Google is adding a new set of ranking signals to its search engine algorithm in the coming year, according to an announcement this week.
The search engine says it will begin factoring “Core Web Vitals” as a ranking signal starting in May 2021, combining with already existing user experience-related ranking signals.
Google has been measuring Core Web Vitals since earlier this year, assessing the speed, responsiveness, and stability of web pages.
These factors are what Google calls the Core Web Vitals:
- Largest Contentful Paint (LCP): Measures loading performance. To provide a good user experience, sites should strive to have LCP occur within the first 2.5 seconds of the page starting to load.
- First Input Delay (FID): Measures interactivity. To provide a good user experience, sites should strive to have an FID of less than 100 milliseconds.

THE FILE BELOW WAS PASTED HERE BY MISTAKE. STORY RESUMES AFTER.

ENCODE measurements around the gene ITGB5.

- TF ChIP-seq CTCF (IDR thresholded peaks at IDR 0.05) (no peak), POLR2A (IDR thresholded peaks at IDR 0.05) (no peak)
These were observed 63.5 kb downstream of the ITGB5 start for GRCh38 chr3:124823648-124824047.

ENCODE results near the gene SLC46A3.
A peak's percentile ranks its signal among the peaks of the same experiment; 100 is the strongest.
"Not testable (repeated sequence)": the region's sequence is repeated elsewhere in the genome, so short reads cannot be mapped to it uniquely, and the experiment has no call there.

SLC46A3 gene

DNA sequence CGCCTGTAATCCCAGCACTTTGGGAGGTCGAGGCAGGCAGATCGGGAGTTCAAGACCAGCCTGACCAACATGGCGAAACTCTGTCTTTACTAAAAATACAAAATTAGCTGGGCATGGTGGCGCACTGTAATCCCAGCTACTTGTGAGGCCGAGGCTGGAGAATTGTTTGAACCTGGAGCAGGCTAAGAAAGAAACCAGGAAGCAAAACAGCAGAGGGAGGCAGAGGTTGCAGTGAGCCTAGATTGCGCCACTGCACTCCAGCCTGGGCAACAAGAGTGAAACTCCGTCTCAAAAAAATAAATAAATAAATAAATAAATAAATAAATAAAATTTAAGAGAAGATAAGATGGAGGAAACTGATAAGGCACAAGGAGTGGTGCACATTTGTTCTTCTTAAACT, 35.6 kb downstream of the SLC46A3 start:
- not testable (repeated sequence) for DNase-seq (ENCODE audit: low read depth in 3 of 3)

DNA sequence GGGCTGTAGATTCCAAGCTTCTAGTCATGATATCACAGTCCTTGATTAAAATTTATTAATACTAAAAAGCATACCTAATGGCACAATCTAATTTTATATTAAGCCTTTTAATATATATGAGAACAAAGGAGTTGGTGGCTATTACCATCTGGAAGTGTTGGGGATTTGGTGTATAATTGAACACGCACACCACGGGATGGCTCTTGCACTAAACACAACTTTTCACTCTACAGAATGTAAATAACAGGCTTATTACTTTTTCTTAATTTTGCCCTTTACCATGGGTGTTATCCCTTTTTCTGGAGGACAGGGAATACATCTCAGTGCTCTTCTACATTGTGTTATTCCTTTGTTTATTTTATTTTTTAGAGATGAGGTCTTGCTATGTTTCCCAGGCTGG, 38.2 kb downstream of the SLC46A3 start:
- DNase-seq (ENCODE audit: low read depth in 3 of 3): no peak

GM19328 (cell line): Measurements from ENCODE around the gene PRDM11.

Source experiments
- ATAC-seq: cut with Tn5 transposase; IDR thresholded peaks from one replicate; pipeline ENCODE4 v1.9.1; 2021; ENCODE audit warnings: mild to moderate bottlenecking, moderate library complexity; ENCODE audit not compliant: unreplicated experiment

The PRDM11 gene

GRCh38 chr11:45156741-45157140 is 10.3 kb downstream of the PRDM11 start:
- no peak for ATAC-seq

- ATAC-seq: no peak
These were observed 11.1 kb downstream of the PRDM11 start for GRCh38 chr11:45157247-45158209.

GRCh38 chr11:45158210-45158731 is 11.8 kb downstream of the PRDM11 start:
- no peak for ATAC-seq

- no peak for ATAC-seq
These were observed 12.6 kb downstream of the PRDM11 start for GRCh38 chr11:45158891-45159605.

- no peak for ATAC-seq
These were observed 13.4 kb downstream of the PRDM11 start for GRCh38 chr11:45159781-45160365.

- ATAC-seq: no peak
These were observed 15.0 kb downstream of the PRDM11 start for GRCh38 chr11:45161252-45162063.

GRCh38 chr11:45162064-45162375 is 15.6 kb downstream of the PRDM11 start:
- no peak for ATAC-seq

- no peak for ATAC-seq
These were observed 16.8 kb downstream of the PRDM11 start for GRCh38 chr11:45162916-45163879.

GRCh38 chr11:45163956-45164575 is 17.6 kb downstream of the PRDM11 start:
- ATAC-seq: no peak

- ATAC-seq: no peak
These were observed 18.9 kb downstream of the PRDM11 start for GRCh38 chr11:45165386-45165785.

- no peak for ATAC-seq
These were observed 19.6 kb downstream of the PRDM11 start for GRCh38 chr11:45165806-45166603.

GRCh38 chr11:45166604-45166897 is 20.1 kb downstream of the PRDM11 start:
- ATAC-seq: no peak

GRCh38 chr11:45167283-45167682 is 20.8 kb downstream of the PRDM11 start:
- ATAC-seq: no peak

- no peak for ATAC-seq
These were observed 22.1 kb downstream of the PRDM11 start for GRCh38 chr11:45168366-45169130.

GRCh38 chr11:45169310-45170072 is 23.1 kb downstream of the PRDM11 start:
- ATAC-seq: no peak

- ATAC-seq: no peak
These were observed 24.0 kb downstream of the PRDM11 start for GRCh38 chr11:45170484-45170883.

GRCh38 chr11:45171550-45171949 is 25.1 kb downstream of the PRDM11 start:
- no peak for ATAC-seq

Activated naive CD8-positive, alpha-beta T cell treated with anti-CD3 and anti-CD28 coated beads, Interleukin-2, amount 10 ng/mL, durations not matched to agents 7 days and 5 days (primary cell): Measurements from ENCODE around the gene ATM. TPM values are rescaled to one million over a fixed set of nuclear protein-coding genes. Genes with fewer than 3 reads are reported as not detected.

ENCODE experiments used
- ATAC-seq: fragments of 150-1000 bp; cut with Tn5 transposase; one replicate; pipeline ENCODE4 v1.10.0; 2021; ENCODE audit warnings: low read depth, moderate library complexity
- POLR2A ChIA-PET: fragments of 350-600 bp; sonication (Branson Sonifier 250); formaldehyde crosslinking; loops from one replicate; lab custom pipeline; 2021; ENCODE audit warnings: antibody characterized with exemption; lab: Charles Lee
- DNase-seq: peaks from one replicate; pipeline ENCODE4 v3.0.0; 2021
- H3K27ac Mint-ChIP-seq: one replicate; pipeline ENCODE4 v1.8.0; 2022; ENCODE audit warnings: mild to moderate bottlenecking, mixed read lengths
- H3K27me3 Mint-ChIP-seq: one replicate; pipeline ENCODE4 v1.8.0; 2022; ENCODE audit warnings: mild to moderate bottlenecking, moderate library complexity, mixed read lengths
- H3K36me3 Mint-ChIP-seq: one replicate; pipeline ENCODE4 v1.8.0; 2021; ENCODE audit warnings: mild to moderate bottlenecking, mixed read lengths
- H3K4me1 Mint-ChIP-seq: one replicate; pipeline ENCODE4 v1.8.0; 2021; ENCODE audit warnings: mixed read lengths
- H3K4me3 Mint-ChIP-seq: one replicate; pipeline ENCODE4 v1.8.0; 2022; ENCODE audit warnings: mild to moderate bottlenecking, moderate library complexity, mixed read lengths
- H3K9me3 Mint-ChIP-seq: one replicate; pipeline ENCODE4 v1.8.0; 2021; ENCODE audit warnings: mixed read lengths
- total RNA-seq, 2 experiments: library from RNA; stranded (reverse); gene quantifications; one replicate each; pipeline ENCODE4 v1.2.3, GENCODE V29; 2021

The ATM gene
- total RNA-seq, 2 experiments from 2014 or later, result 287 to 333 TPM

- Cumulative Layout Shift (CLS): Measures visual stability. To provide a good user experience, sites should strive to have a CLS score of less than 0.1.
These signals will be joining the already announced page experience signals:
- Intrusive interstitial guidelines
“These signals measure how users perceive the experience of interacting with a web page and contribute to our ongoing work to ensure people get the most helpful and enjoyable experiences from the web.”
Based on recent data assessments, this should concern the majority of websites out there. A study published in August suggests less than 15% of all websites would pass a Core Web Vitals assessment if the signals were implemented today.
The search engine has also hinted at the potential to introduce new labels in search results, highlighting pages with the best user experience. Though nothing is set in stone, this would provide even more motivation for pages trying to maintain the best place in search results.
For more information about updating your site for Core Web Vitals, you can explore Google’s resources and tools here.